Reuters: Talks between Iran and world powers over Tehran’s disputed nuclear program must have a broad scope and not just focus on a potential fuel swap plan, a senior U.S. official said on Friday.
VIENNA (Reuters) – Talks between Iran and world powers over Tehran’s disputed nuclear program must have a broad scope and not just focus on a potential fuel swap plan, a senior U.S. official said on Friday.
Major powers said on Wednesday they hoped for an early negotiated solution to the stand-off over Iran’s nuclear program, which the United States and its allies suspect is aimed at developing atomic bombs.
The six powers also said they remained ready to resume talks on a short-lived deal struck last year under which Iran would part with some of its low-enriched uranium — bomb material, if refined to a high degree — in exchange for medical research reactor fuel.
Iran, which in recent months has called for speedy negotiations on the fuel swap idea but has listed conditions for broader talks, says its uranium enrichment work is peaceful and geared to generate electricity.
Washington’s envoy to the International Atomic Energy Agency said any further talks on the fuel swap in Vienna would be just one part of farther-reaching discussions.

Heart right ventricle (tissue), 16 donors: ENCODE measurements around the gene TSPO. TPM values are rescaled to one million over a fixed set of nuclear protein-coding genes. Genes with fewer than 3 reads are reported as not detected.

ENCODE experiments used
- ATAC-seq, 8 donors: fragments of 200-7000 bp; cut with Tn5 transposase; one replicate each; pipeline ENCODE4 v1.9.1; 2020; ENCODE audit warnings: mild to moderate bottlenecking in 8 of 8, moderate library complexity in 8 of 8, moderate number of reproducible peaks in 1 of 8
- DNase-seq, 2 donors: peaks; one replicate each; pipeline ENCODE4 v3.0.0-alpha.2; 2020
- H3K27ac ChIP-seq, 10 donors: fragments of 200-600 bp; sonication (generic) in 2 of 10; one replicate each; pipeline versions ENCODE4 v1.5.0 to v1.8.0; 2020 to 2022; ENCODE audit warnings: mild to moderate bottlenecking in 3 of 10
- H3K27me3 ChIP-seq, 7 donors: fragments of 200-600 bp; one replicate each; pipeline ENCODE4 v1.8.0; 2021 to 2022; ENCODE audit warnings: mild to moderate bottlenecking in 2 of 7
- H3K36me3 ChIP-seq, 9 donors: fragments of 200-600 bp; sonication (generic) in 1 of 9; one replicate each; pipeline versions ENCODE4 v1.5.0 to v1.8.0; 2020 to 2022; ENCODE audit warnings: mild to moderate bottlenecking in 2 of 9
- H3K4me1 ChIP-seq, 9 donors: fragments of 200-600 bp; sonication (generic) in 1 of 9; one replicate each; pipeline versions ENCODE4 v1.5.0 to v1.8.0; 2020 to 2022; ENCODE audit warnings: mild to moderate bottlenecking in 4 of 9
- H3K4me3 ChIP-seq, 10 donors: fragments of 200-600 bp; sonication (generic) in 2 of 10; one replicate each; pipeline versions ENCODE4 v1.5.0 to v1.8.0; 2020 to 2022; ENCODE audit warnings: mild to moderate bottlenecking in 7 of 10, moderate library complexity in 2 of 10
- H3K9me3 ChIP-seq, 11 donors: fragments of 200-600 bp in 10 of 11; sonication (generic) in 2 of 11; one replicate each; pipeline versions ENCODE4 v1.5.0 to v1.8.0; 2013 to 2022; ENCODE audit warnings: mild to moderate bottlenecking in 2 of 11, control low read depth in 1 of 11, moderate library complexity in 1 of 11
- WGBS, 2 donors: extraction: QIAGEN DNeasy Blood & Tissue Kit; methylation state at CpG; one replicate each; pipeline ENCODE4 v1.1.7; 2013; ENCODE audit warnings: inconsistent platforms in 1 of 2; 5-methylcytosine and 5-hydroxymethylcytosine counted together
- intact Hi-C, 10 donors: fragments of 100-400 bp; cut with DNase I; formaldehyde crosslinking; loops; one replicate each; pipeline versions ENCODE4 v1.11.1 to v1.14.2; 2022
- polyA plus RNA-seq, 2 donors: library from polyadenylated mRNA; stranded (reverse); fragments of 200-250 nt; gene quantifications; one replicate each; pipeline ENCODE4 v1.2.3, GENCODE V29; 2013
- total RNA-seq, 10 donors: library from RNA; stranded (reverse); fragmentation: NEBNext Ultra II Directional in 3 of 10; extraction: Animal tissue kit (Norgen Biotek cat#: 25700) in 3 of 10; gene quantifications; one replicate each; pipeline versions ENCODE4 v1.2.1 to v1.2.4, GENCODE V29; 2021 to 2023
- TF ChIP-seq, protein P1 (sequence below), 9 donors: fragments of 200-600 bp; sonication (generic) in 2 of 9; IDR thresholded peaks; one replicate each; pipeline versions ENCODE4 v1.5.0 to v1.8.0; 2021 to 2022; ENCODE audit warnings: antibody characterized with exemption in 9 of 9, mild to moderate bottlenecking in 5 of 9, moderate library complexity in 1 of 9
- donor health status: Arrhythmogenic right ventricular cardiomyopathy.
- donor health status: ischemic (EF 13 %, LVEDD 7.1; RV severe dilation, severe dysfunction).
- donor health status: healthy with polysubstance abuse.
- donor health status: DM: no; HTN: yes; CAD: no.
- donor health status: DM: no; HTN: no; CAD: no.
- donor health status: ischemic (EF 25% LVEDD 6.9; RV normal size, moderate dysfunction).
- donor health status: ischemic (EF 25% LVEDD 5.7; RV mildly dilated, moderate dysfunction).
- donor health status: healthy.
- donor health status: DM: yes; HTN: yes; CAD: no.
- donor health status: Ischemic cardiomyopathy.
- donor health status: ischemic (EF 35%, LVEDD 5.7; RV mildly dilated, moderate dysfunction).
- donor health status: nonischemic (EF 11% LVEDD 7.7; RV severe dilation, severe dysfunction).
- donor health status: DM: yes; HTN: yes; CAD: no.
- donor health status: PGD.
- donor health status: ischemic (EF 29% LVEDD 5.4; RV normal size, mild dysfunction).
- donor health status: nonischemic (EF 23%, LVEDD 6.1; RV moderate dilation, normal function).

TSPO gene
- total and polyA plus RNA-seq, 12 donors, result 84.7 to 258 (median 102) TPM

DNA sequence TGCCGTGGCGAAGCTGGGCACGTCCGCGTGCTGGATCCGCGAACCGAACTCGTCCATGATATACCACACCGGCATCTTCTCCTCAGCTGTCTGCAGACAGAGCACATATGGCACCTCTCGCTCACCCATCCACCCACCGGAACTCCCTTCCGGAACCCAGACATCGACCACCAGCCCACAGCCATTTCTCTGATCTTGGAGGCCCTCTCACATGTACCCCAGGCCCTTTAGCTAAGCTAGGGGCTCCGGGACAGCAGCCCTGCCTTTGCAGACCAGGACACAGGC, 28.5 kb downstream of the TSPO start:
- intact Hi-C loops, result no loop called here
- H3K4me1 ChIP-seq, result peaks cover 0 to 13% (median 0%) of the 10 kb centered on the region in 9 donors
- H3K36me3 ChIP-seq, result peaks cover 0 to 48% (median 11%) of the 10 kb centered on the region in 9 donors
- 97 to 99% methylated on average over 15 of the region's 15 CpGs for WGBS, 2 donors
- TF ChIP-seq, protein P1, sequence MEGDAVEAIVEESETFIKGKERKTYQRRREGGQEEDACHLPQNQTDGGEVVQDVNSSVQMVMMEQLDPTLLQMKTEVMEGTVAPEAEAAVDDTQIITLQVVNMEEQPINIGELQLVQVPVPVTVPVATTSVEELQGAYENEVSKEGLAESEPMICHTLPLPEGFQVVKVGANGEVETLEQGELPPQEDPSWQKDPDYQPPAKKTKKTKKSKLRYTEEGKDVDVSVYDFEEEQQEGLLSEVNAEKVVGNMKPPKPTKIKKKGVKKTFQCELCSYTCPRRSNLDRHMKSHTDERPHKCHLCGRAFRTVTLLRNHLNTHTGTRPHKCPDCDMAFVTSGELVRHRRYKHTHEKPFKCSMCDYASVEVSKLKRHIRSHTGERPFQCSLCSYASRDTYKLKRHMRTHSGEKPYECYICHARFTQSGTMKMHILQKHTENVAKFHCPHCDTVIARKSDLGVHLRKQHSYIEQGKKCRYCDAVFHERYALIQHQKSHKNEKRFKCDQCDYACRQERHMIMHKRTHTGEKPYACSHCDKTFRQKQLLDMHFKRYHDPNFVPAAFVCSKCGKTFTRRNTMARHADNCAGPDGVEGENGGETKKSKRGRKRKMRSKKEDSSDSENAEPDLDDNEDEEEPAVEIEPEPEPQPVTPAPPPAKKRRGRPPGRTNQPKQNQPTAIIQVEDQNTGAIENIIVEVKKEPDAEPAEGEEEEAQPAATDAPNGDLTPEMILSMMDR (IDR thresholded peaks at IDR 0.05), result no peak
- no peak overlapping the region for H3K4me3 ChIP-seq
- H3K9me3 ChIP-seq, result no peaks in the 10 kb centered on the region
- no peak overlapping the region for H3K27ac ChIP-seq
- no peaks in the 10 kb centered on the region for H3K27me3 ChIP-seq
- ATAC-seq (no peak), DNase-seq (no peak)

“There may be a place for that, there may be a role for that, there may be a way that can fit into the overall engagement with Iran,” Glyn Davies told reporters at the IAEA’s annual general assembly, referring to the fuel swap idea.
“But we have decided that after having just the one meeting, October 1 in Geneva last year, and having issued multiple invitations to Iran to come back to the (six-power talks), without any response, that we really must put the emphasis on that and try to get that process started up again.
The original fuel swap plan, brokered by the Vienna-based IAEA last year, had been seen by the West as a way of divesting Iran of the bulk of its low-enriched uranium and a confidence-building measure.
Iran backed away from the offer but then showed renewed interest in a similar plan brokered by Brazil and Turkey ahead of a U.N. Security Council vote in June which slapped a fourth round of sanctions on Tehran over its atomic program.
Western officials say the fuel exchange idea has now lost much of its value because Iran’s low-enriched uranium stockpile has more than doubled in the interim and Tehran has started enriching uranium to a higher level.
(Reporting by Sylvia Westall; Editing by Mark Heinrich)